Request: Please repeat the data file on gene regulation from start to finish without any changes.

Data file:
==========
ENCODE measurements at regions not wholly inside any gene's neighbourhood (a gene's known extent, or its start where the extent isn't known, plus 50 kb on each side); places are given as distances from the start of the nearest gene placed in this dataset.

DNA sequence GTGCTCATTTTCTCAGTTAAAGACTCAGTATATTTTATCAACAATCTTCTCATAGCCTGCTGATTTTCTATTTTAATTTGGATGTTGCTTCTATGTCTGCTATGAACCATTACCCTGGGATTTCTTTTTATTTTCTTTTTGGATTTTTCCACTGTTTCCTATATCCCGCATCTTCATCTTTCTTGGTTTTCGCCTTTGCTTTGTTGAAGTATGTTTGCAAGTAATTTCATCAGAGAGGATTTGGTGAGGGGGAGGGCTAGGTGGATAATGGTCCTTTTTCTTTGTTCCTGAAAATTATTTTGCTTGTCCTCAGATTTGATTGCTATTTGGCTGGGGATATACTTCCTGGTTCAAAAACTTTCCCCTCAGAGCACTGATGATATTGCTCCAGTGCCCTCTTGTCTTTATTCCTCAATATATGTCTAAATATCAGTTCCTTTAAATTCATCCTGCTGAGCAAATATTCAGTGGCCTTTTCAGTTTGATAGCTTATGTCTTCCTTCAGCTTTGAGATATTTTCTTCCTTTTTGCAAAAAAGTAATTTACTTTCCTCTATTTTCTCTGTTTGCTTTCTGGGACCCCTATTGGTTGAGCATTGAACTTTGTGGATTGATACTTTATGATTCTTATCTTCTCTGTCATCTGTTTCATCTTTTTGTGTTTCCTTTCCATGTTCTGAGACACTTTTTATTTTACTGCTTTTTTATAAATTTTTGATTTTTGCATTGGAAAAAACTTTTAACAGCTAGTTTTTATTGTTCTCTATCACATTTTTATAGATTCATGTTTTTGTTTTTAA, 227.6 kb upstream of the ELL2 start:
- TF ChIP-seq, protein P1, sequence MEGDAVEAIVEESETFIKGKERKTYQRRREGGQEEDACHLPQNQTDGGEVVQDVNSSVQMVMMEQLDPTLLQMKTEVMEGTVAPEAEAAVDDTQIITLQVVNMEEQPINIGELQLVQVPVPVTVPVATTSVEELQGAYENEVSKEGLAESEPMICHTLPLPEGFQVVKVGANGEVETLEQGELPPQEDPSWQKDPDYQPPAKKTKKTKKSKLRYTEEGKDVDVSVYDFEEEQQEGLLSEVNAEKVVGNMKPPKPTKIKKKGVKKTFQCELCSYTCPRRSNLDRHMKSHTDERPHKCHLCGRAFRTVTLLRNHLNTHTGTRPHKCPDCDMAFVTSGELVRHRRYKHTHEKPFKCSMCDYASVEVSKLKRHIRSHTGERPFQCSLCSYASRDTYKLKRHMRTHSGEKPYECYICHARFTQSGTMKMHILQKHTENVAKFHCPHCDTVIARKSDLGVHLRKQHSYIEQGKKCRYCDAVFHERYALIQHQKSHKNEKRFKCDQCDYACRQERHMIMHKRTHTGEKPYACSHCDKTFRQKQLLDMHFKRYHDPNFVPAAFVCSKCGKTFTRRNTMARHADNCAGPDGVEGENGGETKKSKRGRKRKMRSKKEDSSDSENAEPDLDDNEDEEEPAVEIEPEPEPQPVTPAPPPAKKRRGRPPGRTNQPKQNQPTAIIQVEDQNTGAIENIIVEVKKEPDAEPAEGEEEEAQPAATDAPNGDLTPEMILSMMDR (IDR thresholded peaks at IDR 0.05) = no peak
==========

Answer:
ENCODE measurements at regions not wholly inside any gene's neighbourhood (a gene's known extent, or its start where the extent isn't known, plus 50 kb on each side); places are given as distances from the start of the nearest gene placed in this dataset.

DNA sequence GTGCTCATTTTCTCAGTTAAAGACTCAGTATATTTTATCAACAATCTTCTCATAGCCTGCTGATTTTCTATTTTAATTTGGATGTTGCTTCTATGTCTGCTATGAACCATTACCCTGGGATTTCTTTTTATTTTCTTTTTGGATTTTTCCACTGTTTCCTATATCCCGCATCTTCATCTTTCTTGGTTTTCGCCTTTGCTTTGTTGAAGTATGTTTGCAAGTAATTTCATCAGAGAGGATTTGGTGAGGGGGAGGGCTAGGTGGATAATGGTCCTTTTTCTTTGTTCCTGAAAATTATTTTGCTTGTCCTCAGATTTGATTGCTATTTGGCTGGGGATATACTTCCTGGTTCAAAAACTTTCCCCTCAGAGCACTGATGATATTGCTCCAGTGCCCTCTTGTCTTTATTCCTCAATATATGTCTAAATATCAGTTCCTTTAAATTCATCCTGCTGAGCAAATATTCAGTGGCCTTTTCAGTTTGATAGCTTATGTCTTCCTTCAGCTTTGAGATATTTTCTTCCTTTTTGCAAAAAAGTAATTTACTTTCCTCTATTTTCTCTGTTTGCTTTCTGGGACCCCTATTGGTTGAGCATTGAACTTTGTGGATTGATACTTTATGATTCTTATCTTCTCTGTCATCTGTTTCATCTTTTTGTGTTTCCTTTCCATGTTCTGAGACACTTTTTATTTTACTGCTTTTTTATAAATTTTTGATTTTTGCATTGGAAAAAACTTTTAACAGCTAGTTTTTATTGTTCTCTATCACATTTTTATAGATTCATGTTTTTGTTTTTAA, 227.6 kb upstream of the ELL2 start:
- TF ChIP-seq, protein P1, sequence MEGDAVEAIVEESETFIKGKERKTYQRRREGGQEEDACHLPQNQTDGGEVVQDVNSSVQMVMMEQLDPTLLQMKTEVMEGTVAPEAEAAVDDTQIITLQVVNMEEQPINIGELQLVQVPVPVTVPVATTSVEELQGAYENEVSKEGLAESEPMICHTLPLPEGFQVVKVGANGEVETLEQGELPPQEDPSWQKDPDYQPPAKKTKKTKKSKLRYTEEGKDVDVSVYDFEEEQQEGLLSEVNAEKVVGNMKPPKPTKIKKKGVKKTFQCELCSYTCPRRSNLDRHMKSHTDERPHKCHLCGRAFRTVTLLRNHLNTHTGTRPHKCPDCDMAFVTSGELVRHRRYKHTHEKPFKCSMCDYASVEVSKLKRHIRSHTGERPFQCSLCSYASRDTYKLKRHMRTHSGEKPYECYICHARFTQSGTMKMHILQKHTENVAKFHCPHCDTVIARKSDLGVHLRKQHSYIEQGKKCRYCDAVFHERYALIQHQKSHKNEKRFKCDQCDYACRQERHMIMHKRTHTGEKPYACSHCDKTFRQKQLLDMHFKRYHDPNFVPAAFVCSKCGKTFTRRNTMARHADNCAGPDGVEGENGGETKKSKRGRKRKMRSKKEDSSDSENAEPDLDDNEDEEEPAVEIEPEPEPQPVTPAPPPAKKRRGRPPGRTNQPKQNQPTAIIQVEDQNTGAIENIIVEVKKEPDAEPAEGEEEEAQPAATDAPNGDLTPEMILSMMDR (IDR thresholded peaks at IDR 0.05) = no peak